Open-Closed Letter to Electoral Stakeholders in Nigeria (Concluded)


·         Chairman of Independent National Electoral Commission (INEC)

INEC National Headquarters, Plot 436 Zambezi Crescent

Maitama District, FCT, Abuja



·         President of Senate of the Federal Republic of Nigeria

Office of the Senate President

Red Chambers, the National Assembly Complex

Three-Arms-Zone, FCT, Abuja



·         Speaker of the House of Representatives of Nigeria

Office of the House Speaker

Green Chambers, the National Assembly Complex

Three-Arms-Zone, FCT, Abuja



·         The Inspector General of Police

The IGP’s Office, Force Headquarters

Louis Edet House, Shehu Shagari Way

FCT, Abuja



·         The Attorney General of the Federation (AGF)

Office of the AGF, Federal Secretariat Complex

Shehu Shagari Way, FCT, Abuja



·         The Chairman, Senate  Committee on INEC

Red Chambers, the National Assembly Complex

Three Arms Zone, FCT, Abuja



·         The Chairman, House  Committee on INEC

Green Chambers, the National Assembly Complex

Three Arms Zone, FCT, Abuja





(i) Electronic Voting And Balanced Voter Registration & PVC Distribution As Key Solutions To Low Turnout, Voter Militarization, Vote Rigging And Threats Of Election Boycott Facing 2019 General Polls In Nigeria(Concluded)

(ii) A Study Of Anambra 2017 Governorship Election & Challenges It Generated

(Intersociety, Nigeria: 28th November 2017)-Our Organization-Int’l Society for Civil Liberties & the Rule of Law (Intersociety) respectfully write your public offices as it concerns the above underlined subject. This letter of ours had arisen following challenges generated by the just concluded Anambra 2017  Governorship Election that took place on 18th November 2017 and the urgent need to address those challenges head long so as to ensure participatory, popular, free and credible General Elections in Nigeria in early 2019.

Dual Use Of Digital & Manual Voting As A Must For 2019 Polls In Nigeria

Sirs, Nigeria is long overdue for digital or electronic voting and its simplified application methods. This is more so when many private and public academic and non academic institutions have successfully gone digital in Nigeria. Specifically, there is successful mobile or electronic banking now in Nigeria through the trios of ICT powered “internet”, “intranet” and “extranet”. The National Open University of Nigeria (NOUN) has successfully operated “e-exams” and “e-tutor marked assignments”; likewise Oko Fed Ploy, JAMB, WAEC, NAPTEB, etc.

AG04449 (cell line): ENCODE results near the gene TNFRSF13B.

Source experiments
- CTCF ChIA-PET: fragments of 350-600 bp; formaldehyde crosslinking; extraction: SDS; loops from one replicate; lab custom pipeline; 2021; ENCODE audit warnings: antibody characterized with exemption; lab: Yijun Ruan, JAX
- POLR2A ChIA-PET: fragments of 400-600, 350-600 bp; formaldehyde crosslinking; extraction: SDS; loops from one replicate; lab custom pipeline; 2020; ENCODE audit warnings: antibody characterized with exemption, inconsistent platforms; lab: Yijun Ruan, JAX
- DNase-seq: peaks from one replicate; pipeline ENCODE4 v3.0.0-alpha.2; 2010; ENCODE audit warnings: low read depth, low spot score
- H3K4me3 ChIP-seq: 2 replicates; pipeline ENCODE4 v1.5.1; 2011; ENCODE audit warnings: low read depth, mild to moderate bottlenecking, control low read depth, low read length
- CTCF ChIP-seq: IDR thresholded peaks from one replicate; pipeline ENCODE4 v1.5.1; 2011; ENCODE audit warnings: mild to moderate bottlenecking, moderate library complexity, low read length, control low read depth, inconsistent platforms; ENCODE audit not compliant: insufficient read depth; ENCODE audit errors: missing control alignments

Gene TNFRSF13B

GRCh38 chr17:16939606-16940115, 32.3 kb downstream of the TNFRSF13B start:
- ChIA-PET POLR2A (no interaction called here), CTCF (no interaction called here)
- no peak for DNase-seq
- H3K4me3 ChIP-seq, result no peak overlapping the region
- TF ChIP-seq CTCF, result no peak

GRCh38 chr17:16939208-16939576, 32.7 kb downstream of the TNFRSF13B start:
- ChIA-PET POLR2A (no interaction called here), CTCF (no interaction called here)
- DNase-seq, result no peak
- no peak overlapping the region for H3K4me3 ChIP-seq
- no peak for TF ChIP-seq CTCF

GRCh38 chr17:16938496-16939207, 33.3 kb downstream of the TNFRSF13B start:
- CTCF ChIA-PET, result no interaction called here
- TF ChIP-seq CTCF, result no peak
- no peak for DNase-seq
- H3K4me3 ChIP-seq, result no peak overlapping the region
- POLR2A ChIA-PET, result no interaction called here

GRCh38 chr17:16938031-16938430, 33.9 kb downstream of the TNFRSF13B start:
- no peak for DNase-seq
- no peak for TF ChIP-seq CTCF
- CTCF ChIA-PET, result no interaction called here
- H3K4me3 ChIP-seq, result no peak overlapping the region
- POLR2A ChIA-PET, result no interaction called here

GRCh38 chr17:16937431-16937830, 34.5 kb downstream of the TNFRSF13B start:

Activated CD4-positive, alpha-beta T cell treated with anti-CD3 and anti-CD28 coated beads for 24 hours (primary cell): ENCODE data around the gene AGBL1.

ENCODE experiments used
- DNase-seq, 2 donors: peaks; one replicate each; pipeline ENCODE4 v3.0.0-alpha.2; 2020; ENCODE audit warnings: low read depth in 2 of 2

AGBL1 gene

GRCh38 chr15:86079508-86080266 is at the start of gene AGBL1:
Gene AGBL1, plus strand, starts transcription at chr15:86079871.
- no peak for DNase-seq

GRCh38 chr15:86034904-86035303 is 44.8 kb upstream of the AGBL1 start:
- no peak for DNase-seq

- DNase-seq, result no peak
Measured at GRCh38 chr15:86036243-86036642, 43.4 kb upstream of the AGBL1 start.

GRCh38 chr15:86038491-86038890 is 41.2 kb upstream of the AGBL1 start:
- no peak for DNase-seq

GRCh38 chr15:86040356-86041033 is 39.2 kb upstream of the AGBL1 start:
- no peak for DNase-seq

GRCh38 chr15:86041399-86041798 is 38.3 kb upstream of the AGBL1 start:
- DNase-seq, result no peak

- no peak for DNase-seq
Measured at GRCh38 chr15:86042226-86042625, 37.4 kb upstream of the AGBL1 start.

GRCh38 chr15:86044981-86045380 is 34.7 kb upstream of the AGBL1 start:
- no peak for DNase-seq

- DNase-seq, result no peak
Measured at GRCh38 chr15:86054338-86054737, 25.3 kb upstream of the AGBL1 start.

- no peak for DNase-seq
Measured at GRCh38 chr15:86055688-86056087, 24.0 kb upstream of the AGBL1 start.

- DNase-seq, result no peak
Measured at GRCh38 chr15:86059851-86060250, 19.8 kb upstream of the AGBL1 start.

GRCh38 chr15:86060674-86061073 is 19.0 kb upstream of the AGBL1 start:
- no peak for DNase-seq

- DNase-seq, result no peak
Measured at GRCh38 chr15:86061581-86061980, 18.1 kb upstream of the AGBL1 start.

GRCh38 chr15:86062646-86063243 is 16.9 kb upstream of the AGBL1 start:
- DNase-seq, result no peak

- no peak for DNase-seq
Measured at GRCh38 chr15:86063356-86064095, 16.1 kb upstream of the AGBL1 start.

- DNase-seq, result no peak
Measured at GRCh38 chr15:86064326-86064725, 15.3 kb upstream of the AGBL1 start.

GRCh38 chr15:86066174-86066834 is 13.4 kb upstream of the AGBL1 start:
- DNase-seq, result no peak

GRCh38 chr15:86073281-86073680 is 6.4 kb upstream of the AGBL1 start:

Therefore, Sirs, introduction and use of digital or electronic voting is long overdue. It should inexcusably be introduced to exist side by side with the existing manual voting system. While manual voting system should be retained for accessibility of Nigerians of remote and rural localities and as alternative in the event of network congestion and associated others; the digital or electronic voting should be put in place for Nigerians of urban townships and network accessibility as well as those in Diaspora.

The electronic voting will also capture the largest percentage of ‘elite’ and ‘independent’ voters who usually shun polling booths in the slightest atmosphere of fear and threats. Just as Nigerians can stay wherever they are to do mobile banking, electronic or digital voting offers similar opportunities so long as it is election time or hours. The electronic voting system should also be configured in such a way that registered voters can periodically revalidate their PVCs online or electronically through INEC’s ICT data system (i.e. designated website). During voting, voters can easily use their PVCs wherever they are and specifically restricted to or programmed for their voting residencies or polling areas to effect accreditation before voting.

Electronic voting will also enhance the fundamental human right of political participation in Nigeria especially the rights of Nigerian citizens in Diaspora to participate in political and electoral process in their mother country. To ensure this, Electoral Act of 2010 as amended shall be amended. Part of electronic voting system will also involve effecting some amendments in the Electoral Act of 2010 to liberalize and dualize voters’ registration or for the existence of manual and electronic voters’ registration, updating and revalidation.

Importance Of E-Voting For Nigeria & Its 2019 General Polls